The two cloudbursts that lashed the Leh area of Ladakh with unprecedented fury on Thursday and Friday, could be another sign that rising temperatures in the cold desert were leading to climate change, experts said, reports Times of India.
The western Himalayan region is warming faster than the rest of the continent. A recent analysis of temperature trends in the country since 1901 done by scientists at the Indian Institute of Tropical Meteorology, found that maximum temperatures in the region were rising at an alarming rate of 0.53 degrees Celsius.
M P Sah of the Dehradun-based Wadia Institute of Himalayan Geology said cloudbursts in this cold desert was a recent phenomenon. “We see a rising trend of cloudbursts since the late 1990s. These weather events aren't expected in this dry and cold region.”
Sah said warming in the region was a plausible explanation for the rising incidents of cloudbursts. “Rainfall is increasing in Ladakh. This ties in with the warming trend in the region.
As Ladakh warms, there is more evaporation from the soil, leading to a rise in relative humidity. With increased water holding capacity of the air, the possibility of strong local convection currents leading to heavy rain increases.”
The geomorphologist who has been studying climate hazards in the Himalayas added that this was a hypothesis that explained the phenomenon but specific research needed to be conducted based on these models. In the past decade or so, cloudbursts have been hitting Ladakh with regularity. On May 23, 2010, 30 houses and 100 small structures were damaged in different villages of Leh in the wake of a cloudburst.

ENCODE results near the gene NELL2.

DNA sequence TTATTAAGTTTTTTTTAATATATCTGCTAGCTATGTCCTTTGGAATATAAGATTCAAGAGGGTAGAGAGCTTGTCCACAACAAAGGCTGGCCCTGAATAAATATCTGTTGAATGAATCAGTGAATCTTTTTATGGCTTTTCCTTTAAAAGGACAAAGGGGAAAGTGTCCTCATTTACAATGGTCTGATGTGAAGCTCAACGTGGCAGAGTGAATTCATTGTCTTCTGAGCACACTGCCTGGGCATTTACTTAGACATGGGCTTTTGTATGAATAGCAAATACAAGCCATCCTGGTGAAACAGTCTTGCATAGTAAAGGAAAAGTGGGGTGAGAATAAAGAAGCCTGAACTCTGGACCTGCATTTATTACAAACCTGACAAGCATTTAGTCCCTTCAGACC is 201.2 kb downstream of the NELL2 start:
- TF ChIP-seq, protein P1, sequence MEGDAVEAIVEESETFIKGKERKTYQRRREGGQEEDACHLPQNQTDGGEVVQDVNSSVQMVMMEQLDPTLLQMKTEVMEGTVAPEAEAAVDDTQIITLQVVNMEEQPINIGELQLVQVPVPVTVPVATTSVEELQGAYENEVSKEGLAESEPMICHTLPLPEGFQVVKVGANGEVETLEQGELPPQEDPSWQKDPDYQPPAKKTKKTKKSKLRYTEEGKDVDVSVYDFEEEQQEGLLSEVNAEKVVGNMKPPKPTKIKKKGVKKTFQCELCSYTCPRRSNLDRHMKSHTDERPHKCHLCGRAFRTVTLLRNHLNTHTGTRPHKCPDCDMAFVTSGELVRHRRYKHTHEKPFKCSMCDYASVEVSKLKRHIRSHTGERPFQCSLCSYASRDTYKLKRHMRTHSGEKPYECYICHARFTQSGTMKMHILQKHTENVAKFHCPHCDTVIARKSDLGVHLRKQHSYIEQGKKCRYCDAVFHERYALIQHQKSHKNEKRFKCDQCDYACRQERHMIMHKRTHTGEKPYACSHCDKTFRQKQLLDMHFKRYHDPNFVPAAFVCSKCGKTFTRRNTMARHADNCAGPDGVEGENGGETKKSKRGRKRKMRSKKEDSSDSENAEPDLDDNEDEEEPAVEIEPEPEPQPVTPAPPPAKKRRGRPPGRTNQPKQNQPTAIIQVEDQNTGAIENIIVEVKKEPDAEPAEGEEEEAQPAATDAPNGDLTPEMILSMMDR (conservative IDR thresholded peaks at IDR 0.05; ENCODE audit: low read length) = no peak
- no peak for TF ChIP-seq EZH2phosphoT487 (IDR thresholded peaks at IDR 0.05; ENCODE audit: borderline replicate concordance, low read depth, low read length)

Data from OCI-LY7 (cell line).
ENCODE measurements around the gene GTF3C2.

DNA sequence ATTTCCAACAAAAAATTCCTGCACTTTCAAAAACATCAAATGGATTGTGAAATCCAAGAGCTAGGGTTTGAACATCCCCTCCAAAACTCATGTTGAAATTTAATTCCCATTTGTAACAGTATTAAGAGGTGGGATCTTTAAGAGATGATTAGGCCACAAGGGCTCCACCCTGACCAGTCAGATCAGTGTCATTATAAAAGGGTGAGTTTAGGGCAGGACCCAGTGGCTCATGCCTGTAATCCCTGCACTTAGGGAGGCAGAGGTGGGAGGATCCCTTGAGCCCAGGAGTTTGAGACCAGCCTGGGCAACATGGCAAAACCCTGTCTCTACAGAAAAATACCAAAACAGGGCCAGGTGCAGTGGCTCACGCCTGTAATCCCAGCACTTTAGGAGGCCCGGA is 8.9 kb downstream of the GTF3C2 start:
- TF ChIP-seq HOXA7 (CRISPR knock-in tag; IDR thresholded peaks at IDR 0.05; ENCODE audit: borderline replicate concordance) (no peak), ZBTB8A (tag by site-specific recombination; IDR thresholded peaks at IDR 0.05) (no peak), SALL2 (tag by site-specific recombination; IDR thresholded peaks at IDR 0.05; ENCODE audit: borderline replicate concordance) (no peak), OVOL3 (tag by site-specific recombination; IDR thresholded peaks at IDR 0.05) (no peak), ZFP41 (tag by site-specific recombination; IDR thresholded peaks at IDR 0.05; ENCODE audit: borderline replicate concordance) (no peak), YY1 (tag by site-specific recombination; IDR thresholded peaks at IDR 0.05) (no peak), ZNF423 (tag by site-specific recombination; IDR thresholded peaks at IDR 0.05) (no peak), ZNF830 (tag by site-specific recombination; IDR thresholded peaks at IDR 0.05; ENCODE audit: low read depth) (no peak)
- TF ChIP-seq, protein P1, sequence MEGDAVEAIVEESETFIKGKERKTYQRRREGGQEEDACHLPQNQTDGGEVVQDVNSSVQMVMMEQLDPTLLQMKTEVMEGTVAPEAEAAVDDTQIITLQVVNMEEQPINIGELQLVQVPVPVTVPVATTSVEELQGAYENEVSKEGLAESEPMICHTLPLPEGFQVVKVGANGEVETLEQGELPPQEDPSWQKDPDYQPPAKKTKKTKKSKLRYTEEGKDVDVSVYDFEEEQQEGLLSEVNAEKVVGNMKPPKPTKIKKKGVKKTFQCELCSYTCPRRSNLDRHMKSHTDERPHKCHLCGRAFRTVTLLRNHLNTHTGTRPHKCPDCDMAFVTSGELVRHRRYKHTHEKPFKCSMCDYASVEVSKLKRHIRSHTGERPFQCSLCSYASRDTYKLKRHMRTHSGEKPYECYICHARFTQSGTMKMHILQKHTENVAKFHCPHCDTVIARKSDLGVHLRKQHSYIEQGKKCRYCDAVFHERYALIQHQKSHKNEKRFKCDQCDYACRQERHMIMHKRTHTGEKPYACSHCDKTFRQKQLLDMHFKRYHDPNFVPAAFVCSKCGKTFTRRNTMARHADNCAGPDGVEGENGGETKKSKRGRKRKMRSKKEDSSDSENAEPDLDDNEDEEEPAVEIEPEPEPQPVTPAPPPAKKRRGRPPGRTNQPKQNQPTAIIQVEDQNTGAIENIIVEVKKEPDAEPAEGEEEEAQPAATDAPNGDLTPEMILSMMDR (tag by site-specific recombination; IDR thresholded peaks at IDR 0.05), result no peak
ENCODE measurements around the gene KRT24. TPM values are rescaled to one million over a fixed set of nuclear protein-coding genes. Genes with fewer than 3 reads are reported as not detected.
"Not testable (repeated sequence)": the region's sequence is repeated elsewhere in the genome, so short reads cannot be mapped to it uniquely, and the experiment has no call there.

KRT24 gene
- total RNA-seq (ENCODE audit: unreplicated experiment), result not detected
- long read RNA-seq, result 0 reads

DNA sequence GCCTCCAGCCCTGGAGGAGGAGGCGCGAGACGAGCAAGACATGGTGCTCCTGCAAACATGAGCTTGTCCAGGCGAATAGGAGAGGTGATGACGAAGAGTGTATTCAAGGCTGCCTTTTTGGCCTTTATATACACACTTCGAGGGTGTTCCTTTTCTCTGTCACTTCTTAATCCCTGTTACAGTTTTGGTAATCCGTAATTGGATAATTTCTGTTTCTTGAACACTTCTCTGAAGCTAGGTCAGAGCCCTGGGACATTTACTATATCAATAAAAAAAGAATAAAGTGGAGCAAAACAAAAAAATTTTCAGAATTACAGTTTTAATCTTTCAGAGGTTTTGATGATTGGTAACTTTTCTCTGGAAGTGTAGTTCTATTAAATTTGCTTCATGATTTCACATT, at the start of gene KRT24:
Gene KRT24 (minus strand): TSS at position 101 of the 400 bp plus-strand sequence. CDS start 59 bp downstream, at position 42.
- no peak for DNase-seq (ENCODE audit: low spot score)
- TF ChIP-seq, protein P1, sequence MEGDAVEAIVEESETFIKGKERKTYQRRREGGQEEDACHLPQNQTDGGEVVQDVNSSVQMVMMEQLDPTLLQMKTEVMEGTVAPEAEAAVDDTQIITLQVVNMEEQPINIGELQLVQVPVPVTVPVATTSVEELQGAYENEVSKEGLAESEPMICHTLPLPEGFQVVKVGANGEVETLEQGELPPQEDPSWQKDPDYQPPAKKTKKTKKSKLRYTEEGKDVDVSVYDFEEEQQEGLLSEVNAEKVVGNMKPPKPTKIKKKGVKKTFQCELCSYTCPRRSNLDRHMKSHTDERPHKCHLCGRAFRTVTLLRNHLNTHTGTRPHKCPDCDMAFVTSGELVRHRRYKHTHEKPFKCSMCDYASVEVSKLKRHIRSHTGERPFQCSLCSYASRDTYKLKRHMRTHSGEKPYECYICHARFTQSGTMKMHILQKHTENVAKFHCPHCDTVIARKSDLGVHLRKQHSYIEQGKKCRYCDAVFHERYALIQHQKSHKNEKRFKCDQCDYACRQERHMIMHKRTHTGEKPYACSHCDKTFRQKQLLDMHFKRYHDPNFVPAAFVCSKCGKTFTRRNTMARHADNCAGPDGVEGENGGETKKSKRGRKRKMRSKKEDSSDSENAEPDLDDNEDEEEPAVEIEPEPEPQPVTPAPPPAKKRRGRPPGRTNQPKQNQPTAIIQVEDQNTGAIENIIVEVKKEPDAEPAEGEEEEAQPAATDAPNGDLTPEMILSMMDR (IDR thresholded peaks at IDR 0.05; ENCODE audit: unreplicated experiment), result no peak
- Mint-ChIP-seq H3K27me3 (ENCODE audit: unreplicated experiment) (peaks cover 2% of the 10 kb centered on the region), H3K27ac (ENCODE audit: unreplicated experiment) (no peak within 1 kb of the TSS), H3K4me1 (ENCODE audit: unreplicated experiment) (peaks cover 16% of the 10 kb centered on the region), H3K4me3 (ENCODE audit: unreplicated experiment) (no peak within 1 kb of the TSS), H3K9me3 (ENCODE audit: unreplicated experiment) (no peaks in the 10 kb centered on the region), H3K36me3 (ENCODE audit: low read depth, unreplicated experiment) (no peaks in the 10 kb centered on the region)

Earlier, on the night of July 31 2006, a cloudburst caused floods in Leh, Saboo, Phyang, Igoo and Shara of Leh district and different pockets of Sankoo block in Kargil. Army's help had to be sought in supplementing relief work. On August 3, 1999, the famous Hemis monastery, 43km from Leh, was damaged in another cloudburst. Though there were no casualties, several living quarters of the lamas reported extensive damage. As a result of the downpour, Leh airport had to be shut, leaving visitors stranded.
Intensifying the damage were the shallow mud and boulders dislodged in flash floods caused by the turbulent downpour of rain, which destroyed a large number of buildings and monasteries in the area.
While scientists have concurred that the cloudburst was a rare phenomenon for the region, differences of opinion have emerged on whether it was caused by climate change in Ladakh.
The meteorological observatory of the Indian Air Force reported that 12.8 mm of rainfall was received in a 24- hour period between August 5 and 6, nearly equalling the average precipitation received by Ladakh during August — prime conditions for a cloudburst, which occurs when heavy rains fall over a small area in a short period.
Professor G. M. Bhat, the head of the geology department at Jammu University, counters that a cloudburst was a natural phenomenon when clouds get trapped in high altitude areas and has nothing to do with global warming.
“ Although the average temperature of the Himalayas has increased in recent years, the cloudbursts cannot be attributed to this,” he said.
P. A. Ramshoo of Kashmir University's geology department also rubbished the claims, saying: “ There were similar floods in 2006 but because Friday's floods hit the urban areas, there was more damage to life and property.”